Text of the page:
Fresh curry leaves, plucked in a Hindu family's garden in Kerala, lend a pleasingly
bitter edge to fish, coconut and vegetable curries. They have nothing to do with
Fresh curry leaves are one of the more mysterious ingredients in Indian cooking.
These green, almond-shaped leaves have nothing to do with curry powder, of course. Nor are they related to the lacy, pale grey curry plant that appears at herb stands in early summer.
But curry and curry leaves do have one thing in common: the word “curry” which derives from the Tamil kari, meaning soup or sauce. And it all makes sense when you discover that the fresh leaves are widely used to season the fish, coconut and vegetable curries of South India.
Curry leaves actually come from a small tree, Murraya koenigii, that grows wild in India and Sri Lanka. It is a member of the vast Rutaceae family which includes numerous exotic citrus fruits, like the bergamot, kaffir lime and pommelo. Oddly enough, it also includes the prickly ash tree which yields the lemony-tasting Sichuan peppercorn. As I said, it’s a big family. But the small black fruit of the curry tree is poisonous.
I first saw the tree—really a bushy shrub--growing in Kerala in the backyard of a large Hindu family compound. It was in bloom, bearing clusters of pretty white flowers, but the shiny sharply pointed oval leaves are the real prize. Crush them and they release a vaguely unsettling aroma: for a brief moment, they are powerfully aromatic. As Gernot Katzer suggests, there may even be a faint whiff of tangerine. But that is promptly swept away by the earthy, acrid smell of freshly poured asphalt, or possibly scorched brake pads.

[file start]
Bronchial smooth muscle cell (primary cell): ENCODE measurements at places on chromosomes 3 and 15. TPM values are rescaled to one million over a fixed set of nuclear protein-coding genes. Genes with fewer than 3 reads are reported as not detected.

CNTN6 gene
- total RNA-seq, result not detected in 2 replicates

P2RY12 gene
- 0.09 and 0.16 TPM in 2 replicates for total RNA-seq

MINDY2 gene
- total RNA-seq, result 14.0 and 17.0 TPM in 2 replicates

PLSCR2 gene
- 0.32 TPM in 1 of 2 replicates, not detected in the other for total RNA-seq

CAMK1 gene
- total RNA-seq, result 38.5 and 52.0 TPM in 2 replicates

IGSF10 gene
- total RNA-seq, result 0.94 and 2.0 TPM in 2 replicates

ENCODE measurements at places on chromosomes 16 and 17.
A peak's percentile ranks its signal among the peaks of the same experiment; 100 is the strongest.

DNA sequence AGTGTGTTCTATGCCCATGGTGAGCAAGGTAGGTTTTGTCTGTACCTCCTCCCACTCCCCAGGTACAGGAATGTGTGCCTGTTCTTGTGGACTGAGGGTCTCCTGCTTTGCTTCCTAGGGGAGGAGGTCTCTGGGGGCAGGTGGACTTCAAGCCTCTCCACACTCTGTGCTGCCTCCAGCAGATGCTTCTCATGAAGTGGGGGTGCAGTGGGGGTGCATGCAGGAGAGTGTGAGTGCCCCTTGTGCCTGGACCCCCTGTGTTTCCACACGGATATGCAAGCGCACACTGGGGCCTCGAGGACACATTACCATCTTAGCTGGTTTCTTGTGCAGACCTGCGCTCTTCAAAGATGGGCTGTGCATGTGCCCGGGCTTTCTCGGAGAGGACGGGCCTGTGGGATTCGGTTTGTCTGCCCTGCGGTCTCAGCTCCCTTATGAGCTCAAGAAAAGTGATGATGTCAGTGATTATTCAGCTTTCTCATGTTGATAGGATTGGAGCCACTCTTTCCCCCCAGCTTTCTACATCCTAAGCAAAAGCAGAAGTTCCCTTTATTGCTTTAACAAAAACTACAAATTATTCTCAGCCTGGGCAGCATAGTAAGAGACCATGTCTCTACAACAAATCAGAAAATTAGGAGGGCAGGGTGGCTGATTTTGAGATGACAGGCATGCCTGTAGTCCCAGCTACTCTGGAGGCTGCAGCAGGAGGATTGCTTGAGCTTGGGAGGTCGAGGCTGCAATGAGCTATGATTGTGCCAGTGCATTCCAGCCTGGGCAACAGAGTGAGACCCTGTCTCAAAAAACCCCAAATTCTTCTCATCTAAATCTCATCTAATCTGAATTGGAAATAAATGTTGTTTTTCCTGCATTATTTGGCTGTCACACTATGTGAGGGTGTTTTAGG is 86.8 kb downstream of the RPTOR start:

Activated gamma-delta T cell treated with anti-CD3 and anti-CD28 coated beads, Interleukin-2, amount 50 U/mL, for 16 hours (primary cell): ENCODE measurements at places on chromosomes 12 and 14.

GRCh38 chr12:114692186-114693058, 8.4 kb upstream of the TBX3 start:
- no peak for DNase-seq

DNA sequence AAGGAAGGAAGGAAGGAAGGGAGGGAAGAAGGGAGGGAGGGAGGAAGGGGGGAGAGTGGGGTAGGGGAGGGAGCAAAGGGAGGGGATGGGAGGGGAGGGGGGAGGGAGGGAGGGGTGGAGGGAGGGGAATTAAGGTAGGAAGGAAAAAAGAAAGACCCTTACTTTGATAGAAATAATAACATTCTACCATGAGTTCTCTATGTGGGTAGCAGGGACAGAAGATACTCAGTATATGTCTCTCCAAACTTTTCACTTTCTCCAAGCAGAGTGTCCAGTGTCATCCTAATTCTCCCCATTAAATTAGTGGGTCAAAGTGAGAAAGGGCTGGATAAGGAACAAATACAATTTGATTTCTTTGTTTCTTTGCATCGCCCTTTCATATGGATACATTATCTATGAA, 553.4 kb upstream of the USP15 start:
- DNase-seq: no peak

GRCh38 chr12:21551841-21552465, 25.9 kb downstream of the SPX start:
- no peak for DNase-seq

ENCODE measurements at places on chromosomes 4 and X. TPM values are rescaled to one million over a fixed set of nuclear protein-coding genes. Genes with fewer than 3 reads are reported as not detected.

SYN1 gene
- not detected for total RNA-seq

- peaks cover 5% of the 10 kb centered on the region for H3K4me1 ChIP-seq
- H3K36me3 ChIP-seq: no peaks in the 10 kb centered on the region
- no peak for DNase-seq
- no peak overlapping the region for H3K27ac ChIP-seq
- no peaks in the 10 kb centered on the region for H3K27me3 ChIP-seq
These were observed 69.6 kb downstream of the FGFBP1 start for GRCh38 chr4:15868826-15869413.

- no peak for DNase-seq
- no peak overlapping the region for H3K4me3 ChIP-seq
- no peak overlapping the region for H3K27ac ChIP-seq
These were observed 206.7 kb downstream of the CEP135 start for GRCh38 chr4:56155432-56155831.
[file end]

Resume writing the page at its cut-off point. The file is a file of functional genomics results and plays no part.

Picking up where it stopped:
Naturally this not how they taste in cooking. Curry leaves are commonly sizzled in hot oil, often with mustard seeds, and then simmered with fish or vegetables and other spices. Their slight bitterness gaves backbone to the other flavors, or what Amit Ghosh, executive chef at the Taj Malabar, describes as a “strong, muscular, appetizing” taste. There is no substitute: if you cannot find fresh curry leaves, simply leave them out.
Here in the U.S. stems of fresh curry leaves are mainly sold in Indian grocery stores. Look for them in plastic bags in the refrigerated case, often for as little as 99 cents. They will keep in your own refrigerator for a few days; after that you can freeze them for a month or two. All the flavor is concentrated in the volatile oils—consequently dried curry leaves are completely tasteless.
In The Indian Spice Kitchen, Monisha Bharadwaj observes that curry leaves are sometimes removed from a dish before serving. She cites an old Indian saying which “likens a person who is only wanted for a particular use and is discarded after this end is met, to a curry leaf, which enhances a dish but is eventually discarded.”
For a recipe using curry leaves, see Red Snapper Curry with Kashmiri Chilies, Ginger and Coconut Milk. See also Grains, Greens and Grated Coconuts by Ammini Ramachandran for a host of Kerala Hindu vegetarian recipes that use curry leaves as a key seasoning.